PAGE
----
Cecily's Reviews > Stoner

Stoner by John  Williams
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After 63 pages: “Stunned by Stoner. This is agonisingly wonderful.”

At the end: “Finished. Him and me. Exquisite but exhausted.”
Then I immediately started rereading - something I have only previously done with children’s picture books.

It is, without question, my joint favourite book ever. The other, utterly different ones are Titus Groan/Gormenghast (which I reviewed HERE) and the Heaven and Hell trio (which I reviewed HERE). But it’s hard to explain its mesmerising power in a way that does it justice.

What Sort of Story?

It opens with a page of downbeat, but carefully crafted spoilers, rather like an obituary, after which, the story is told straightforwardly and chronologically, from William Stoner’s last days at school and on his parents’ farm, to life as a university student, then university faculty member, marriage, parenthood, affair, and finally his death. His main joy is literature, and the university that enables him to share that love with others, reflected in simple but heartfelt words on his retirement, “Thank you all for letting me teach”.

It sounds dull, banal or both, but it's not. It's heartbreakingly beautiful, without being sentimental, and because Stoner is never without hope, I didn't find it a depressing.

Contrasts: Eloquence and Inarticulacy, Strong and Weak, Success and Failure, Gain and Loss

It’s a book about language and literature, and yet inarticulacy is a recurring theme: it is the direct cause of most of the pain, but also the trigger for his main happiness: in a compulsory literature review, it is his inability to understand, or perhaps to explain his understanding of Shakespeare’s Sonnet 73 that triggers a life-long passion and career. This reticence or inability to talk about innermost thoughts is perhaps one reason why the causes of Edith's behaviour are only hinted at: anything more explicit would set the wrong tone (and might not have been appropriate when published).

Almost all Stoner’s dreams come true, but happiness is always elusive and ephemeral. The good things are lost or, worse still, taken away by someone he had hoped would be his love or friend (Edith and Lomax, respectively). Both antagonists are sensitive, damaged people (as is Stoner) and Lomax even shares his love of literature for similar reasons (escape).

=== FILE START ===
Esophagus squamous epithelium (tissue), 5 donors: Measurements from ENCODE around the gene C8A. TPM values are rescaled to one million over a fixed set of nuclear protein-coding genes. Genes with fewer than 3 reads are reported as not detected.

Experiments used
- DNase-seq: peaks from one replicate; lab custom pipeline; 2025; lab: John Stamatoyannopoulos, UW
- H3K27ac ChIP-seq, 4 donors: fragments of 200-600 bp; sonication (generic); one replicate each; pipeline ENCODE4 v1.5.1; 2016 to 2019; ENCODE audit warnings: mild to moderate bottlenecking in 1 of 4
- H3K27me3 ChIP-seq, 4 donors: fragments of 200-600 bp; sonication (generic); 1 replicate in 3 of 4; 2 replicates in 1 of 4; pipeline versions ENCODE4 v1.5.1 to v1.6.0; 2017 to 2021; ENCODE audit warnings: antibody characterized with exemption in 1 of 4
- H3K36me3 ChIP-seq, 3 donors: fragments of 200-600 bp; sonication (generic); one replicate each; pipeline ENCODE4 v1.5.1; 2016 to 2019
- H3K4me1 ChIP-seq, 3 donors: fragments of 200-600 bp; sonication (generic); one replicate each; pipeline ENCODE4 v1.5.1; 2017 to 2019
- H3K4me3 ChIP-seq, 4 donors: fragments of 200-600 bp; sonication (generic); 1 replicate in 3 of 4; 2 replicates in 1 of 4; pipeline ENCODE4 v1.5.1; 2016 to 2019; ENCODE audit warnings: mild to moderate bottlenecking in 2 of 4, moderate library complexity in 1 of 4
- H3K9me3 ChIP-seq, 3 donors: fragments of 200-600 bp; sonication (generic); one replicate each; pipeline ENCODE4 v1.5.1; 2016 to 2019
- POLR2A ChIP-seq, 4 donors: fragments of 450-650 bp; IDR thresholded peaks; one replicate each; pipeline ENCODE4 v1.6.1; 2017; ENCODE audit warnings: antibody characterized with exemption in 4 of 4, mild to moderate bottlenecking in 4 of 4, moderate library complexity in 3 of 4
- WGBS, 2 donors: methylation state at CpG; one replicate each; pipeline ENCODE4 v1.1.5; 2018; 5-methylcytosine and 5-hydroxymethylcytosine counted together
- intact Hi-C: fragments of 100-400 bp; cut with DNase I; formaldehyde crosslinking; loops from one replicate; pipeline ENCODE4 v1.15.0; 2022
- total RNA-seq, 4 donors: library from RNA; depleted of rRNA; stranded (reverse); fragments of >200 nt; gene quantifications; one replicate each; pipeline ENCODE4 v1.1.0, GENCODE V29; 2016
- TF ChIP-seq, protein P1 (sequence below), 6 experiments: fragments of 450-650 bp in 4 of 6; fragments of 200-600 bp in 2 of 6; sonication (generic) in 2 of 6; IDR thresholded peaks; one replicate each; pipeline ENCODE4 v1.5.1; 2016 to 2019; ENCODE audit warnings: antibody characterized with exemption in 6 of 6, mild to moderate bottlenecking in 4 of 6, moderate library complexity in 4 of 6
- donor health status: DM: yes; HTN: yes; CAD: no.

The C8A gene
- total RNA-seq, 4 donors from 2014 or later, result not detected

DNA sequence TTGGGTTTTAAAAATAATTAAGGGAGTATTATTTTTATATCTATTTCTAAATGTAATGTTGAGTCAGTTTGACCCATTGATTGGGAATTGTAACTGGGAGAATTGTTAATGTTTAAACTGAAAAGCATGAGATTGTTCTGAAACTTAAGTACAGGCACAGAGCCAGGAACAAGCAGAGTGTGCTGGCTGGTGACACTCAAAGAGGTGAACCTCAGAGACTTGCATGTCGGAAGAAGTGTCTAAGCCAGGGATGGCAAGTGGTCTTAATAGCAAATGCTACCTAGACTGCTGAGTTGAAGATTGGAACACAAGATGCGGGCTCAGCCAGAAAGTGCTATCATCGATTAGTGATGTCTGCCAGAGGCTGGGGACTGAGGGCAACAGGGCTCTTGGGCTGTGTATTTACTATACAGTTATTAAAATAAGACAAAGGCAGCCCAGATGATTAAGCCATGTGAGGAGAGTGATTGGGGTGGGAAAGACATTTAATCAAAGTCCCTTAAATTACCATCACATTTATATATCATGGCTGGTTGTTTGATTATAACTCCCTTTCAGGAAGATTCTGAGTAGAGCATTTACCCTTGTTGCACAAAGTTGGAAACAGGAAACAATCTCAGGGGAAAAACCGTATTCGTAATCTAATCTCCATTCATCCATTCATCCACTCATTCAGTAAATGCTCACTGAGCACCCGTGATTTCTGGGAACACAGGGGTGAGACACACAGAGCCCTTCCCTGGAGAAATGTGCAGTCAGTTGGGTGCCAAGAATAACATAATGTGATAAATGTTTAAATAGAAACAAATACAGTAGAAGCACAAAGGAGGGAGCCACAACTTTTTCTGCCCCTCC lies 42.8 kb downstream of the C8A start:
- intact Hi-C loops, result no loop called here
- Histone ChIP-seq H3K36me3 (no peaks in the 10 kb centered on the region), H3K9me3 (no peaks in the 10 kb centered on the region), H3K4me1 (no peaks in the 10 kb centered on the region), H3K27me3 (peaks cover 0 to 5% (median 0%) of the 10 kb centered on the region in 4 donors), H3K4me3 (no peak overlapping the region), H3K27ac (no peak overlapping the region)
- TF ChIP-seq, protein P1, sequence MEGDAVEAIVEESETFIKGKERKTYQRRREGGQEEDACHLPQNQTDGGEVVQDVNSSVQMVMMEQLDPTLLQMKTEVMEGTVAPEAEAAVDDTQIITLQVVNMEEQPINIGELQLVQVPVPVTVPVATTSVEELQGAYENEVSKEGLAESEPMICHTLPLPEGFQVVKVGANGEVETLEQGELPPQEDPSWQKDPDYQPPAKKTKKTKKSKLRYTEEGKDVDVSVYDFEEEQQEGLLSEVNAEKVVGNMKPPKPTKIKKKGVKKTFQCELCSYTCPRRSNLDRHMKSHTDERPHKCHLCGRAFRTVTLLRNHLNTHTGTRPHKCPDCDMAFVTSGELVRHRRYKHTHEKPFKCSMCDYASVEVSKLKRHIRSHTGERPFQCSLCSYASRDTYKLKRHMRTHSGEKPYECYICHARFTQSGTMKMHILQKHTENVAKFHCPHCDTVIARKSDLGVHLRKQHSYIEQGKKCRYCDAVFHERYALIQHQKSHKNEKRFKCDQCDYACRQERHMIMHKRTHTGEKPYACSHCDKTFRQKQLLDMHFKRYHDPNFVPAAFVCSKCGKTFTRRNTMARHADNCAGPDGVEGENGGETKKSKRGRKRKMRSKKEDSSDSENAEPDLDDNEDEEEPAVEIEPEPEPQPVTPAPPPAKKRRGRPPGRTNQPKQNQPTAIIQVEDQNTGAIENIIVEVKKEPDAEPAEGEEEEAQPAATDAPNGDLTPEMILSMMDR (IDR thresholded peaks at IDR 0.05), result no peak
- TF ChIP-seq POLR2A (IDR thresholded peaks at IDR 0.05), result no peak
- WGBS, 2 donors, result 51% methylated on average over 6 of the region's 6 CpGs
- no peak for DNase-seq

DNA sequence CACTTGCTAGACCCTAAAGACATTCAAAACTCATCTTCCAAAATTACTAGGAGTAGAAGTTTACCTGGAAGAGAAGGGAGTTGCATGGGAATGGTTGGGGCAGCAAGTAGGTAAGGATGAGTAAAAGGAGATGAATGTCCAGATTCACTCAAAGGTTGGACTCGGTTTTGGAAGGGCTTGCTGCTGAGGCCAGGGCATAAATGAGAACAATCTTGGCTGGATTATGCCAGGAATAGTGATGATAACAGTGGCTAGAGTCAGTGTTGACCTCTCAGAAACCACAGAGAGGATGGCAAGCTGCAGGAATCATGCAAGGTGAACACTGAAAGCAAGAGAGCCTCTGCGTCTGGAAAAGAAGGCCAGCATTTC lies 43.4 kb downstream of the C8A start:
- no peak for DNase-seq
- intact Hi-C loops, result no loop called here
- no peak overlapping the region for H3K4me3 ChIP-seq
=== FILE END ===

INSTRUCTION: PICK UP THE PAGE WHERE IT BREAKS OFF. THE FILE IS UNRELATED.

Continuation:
One message of the book is “carpe diem” (seize the day, or in youth speak: YOLO), which is also reflected in Sonnet 73’s focus on decay, death, and enjoying what we have while we can.

Stoner can be brave, such as swapping from an agricultural degree course with its predictable future to an English literature degree, inspired by a sonnet he struggled to explain – and yet he doesn’t have the courage to tell his parents until after they’ve attended his graduation.

What Sort of Man?

Some see Stoner as passive and weak. Certainly there are many times when I wanted him to act differently, or just to act at all - in particular, to stand up for his daughter and his lover.

Instead, he is quietly stoical, which is apt, given his areas of interest include classical Greek literature. His quiet stoicism, born of parental fortitude and nurtured by habit and habitat runs too deep for him to act as others would.

He loses everything he values (even the rapport with his students and the ability to enjoy his books) and in many respects, he is a failure as son, husband, father, lover, even scholar – but he keeps going, never bearing a grudge, trying his best. So sad, and yet curiously inspirational.

There are some autobiographical aspects: from a dirt-poor farm to university lecturer, and of personality and (some) demons. See this interview with Nancy Gardner Williams: HERE.

Time and Place

Unlike some readers, I find Stoner entirely believable, especially when you consider the much higher social cost of divorce back then.

Would the story be any happier if it were set today? It would certainly be different, but flawed people raise flawed people. Tolstoy famously wrote “All happy families are alike; each unhappy family is unhappy in its own way” and that would be just as true of one unhappy family transplanted from one period in history to another.

In a contemporary setting, even if he had married Edith (unlikely?), she would surely have got help (bi-polar abuse survivor?), though maybe too late to fend off divorce. Either way, matters would turn out better for Katherine and Grace, and Lomax and Walker would probably not have got away with as much as they did. I'm sure it's no coincidence that Williams set it more than a generation earlier than the time he was writing.

Speaking to Me

Why did this book move me in such a direct and personal way? I'm not a man, not American, wasn't born at the turn of the 19th/20th centuries and have never been a farmer or a professor. But I do love books, I do need escape sometimes, and I did spend much of my childhood on a family farm, though there was never any expectation that I would be a farmer.

The farm is part of it though: in some ways, Stoner reminds me of my beloved grandfather, who died when I was 14. Although he had a happier life than Stoner, he had the same quiet but dogged resilience, and always tried to make the best of what life or wife threw at him.

The other aspect that poured from the pages, especially second time round, was the emotional damage caused by bad parenting (albeit sometimes with good intentions), caused or exacerbated by poor communication. I was repeatedly reminded of Larkin’s famous lines “They fuck you up your mum and dad… But they were fucked up in their turn” (see below). Although I had a largely happy childhood, there were odd, complex and problematic aspects that have left their mark on the sort of adult and parent I am, and although I’m the mother of a wonderful 20 year old, I’m very conscious of things my husband and I could, and perhaps should, have done differently. (I think we’re doing better than the Stoners, though.)

Other Themes